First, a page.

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FRESH! was the first film screened by my newborn Food Films Club.

Produced and directed by Ana Joanes, FRESH! highlights inspiring players in the food movement – folks who are key because they’re successfully challenging the status quo and making significant differences on a local level. The message of the film is that these efforts can be supported and replicated by everyone who cares about the safety and wholesomeness of the food we, as a society, have to eat.


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(Reposted from The Improvised Life)

Joaquin Baldwin‘s beautiful little animated film is a reminder of how the creative process often works – in completely unexpected ways. We also love Baldwin’s story about how the film came to be:

This film was inspired while driving back from a trip to Palm Springs, when my partner said that it must take them forever to plant and grow so many windmills. I wrote down the title The Windmill Farmer for an idea to explore later, and about a year later I started developing it into a character and story. This film took 4 months to complete from the first boards until the final mix.”

You never know where a simple idea might lead…

(Watching with the sound off is a completely different experience, which we recommend.)

Via The Improvised Life, Via BoingBoing

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For the remainder of the 2010 Blogathon, Saturday’s posts will be photos only. I hope you love these as much as I do. Photography makes my heart happy.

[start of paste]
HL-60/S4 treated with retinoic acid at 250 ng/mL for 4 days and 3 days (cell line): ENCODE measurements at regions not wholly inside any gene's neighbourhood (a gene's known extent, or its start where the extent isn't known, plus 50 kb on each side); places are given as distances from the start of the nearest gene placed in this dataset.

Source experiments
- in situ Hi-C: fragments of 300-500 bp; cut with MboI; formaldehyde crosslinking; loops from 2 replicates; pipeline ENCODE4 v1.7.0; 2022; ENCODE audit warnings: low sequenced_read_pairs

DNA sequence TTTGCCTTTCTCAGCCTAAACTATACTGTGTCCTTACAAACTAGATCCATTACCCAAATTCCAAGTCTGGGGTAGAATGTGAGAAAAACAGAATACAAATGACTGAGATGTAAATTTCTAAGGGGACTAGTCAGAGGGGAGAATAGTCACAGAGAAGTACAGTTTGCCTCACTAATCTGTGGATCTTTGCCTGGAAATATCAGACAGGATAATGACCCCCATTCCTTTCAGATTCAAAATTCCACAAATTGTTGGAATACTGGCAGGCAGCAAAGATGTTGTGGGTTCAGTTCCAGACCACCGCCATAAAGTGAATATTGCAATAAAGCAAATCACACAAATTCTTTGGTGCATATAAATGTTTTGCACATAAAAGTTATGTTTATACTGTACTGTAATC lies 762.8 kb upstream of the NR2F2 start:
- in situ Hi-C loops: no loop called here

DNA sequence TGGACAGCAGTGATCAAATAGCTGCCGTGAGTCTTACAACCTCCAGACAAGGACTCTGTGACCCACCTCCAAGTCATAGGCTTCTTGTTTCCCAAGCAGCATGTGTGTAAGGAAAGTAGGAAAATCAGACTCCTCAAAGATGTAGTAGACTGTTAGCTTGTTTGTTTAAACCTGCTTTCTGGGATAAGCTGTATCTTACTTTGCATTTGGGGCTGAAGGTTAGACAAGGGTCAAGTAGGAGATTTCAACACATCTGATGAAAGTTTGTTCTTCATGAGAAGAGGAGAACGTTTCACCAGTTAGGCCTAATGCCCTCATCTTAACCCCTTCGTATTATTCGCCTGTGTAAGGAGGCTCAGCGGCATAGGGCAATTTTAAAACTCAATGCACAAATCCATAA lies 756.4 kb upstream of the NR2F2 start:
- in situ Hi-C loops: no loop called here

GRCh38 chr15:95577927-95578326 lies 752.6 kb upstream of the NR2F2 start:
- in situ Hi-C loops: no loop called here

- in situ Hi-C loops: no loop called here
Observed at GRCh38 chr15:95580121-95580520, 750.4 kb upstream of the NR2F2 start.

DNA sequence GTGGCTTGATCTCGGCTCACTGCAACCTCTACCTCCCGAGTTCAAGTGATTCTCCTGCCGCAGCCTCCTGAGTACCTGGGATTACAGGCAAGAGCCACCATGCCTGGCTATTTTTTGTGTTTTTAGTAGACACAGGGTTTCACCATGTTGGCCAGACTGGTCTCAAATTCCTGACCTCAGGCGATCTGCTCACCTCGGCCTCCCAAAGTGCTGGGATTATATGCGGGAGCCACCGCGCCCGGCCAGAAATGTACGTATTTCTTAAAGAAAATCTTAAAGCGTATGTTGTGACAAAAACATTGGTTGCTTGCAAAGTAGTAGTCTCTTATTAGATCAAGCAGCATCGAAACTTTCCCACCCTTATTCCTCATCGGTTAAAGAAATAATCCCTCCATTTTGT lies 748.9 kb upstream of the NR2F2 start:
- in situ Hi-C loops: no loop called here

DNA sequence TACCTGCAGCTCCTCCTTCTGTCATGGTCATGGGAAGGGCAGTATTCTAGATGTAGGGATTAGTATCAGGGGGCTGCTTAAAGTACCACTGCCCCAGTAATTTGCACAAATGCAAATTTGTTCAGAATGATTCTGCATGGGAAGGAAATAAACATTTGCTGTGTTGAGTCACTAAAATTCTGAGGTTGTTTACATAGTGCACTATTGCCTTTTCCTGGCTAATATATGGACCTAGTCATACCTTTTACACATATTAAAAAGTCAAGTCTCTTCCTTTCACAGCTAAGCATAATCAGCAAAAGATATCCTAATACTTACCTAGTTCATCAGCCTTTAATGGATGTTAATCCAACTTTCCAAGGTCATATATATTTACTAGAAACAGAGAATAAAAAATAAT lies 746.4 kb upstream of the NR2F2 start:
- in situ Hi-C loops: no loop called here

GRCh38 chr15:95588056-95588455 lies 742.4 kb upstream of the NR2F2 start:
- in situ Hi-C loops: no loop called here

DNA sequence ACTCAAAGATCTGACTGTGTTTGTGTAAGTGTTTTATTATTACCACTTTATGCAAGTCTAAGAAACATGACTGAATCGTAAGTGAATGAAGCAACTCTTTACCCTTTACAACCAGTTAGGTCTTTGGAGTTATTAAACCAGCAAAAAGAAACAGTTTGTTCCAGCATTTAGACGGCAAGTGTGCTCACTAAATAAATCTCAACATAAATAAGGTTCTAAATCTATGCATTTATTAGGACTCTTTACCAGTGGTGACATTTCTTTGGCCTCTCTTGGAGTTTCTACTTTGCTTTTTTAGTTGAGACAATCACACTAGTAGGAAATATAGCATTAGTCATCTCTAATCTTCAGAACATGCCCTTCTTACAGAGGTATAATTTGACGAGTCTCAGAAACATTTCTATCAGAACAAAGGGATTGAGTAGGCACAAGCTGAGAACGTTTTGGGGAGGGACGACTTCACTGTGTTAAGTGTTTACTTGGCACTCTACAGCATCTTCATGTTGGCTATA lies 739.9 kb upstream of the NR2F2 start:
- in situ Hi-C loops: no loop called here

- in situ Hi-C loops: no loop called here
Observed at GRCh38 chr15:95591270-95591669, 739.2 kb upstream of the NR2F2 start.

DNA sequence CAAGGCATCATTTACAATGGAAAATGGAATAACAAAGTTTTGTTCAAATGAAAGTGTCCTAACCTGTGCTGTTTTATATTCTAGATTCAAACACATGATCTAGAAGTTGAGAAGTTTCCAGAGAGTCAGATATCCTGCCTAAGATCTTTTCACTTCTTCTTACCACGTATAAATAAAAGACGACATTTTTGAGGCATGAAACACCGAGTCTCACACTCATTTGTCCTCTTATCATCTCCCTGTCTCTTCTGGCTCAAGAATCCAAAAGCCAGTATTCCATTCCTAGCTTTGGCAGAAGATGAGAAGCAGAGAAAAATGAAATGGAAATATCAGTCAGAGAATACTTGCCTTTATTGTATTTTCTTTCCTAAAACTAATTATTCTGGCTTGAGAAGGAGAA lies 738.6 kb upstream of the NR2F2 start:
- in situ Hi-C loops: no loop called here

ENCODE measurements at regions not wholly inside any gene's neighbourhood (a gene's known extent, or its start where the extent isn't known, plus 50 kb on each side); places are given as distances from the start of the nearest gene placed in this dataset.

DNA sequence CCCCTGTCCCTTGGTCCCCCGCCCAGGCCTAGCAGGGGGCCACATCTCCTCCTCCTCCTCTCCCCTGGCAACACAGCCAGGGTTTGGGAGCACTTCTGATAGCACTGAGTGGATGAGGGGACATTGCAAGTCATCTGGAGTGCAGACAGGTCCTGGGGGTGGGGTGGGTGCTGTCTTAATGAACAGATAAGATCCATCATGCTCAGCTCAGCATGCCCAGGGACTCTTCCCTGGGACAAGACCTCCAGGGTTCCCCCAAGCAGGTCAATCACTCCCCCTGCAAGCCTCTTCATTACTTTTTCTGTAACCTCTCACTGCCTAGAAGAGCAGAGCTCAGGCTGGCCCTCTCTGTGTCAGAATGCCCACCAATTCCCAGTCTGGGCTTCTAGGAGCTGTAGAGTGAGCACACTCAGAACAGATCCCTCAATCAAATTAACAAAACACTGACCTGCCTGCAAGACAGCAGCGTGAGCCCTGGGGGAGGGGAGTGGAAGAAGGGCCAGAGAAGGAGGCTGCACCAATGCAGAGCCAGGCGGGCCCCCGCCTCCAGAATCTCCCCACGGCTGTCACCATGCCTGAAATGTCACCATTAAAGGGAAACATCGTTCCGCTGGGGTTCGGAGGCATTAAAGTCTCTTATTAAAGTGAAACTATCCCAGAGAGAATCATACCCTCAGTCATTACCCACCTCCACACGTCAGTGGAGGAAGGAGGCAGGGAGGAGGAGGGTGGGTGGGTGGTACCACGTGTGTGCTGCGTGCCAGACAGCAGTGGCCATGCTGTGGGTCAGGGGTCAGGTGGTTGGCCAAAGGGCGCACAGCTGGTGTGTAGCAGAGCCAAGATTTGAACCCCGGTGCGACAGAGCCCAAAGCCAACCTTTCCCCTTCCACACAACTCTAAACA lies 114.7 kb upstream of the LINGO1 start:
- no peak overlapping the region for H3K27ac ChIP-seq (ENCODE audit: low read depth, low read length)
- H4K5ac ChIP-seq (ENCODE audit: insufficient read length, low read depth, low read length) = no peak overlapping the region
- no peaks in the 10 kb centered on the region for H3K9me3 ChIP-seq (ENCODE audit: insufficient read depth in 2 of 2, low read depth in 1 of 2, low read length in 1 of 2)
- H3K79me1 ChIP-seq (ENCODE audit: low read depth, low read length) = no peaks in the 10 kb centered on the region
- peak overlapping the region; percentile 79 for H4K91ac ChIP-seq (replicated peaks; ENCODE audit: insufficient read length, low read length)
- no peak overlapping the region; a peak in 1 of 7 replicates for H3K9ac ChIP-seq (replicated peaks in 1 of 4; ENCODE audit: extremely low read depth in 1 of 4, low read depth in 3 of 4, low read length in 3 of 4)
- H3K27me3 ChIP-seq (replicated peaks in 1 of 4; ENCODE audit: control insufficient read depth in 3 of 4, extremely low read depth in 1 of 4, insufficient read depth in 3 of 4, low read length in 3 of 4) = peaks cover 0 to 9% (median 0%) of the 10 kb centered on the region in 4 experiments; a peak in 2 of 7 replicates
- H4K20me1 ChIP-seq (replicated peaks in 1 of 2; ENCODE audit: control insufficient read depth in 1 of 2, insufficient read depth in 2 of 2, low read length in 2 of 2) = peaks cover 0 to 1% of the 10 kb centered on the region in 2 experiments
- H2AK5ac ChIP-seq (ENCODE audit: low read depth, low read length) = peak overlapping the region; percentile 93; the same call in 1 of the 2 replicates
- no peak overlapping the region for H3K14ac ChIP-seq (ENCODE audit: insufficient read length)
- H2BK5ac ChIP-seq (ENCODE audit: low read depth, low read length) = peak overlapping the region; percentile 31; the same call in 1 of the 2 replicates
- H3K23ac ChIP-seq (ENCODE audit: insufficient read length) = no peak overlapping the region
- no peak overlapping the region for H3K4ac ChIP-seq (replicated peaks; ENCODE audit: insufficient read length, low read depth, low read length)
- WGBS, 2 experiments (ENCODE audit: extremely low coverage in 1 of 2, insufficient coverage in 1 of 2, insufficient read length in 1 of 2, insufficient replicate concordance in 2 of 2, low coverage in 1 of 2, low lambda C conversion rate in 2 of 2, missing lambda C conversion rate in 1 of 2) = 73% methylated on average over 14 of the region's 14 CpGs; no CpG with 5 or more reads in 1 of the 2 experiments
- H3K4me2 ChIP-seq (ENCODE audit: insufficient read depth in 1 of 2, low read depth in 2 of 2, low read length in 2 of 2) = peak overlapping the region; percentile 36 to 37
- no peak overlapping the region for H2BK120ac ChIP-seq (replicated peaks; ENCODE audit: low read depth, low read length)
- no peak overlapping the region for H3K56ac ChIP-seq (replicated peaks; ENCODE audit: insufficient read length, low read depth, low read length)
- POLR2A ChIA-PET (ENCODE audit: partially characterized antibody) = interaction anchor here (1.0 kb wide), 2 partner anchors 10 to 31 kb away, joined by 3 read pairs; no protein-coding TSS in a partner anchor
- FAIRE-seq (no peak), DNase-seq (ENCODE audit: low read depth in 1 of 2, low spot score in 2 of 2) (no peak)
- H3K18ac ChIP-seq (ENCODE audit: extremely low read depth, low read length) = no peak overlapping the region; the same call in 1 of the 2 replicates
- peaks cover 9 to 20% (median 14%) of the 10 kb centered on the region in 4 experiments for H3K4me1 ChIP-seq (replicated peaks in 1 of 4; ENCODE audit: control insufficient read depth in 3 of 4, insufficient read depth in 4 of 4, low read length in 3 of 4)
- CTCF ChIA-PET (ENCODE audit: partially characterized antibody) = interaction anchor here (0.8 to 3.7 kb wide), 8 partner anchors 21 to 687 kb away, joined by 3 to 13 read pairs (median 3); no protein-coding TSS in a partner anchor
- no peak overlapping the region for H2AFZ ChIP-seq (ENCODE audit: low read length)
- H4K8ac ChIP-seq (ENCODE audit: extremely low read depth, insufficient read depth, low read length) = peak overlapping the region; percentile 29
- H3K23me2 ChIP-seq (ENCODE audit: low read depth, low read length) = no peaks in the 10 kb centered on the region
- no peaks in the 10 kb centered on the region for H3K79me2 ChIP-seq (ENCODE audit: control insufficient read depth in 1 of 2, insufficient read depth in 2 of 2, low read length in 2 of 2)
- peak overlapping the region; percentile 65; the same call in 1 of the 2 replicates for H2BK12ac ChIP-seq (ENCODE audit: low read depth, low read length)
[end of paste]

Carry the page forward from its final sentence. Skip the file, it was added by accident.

Gratis: bike repair and French street music

The form and texture of nature is endlessly varied

Forests of plants and frontiers of fruit


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Sometimes when you learn a new word, you suddenly see that word everywhere, as if the universe converged to congratulate you for learning it. I’ve had a similar convergence around the issues of sustainable food. It isn’t really that the word appears everywhere – it was always there, you just never noticed before.

Much like the book I stumbled across in a box of books donated to the school where I work. Until recently I’d have never noticed it. But given what I’ve been learning, I could not possibly have missed it: The Town That Food Saved: How One Rural Community Found Vitality in Local Food. Moreover, it was an advance copy – the uncorrected paperback versions publishers send out to book stores and reviewers in advance of the book’s publication. Turns out my little read only came out last month, so my review here is even timely!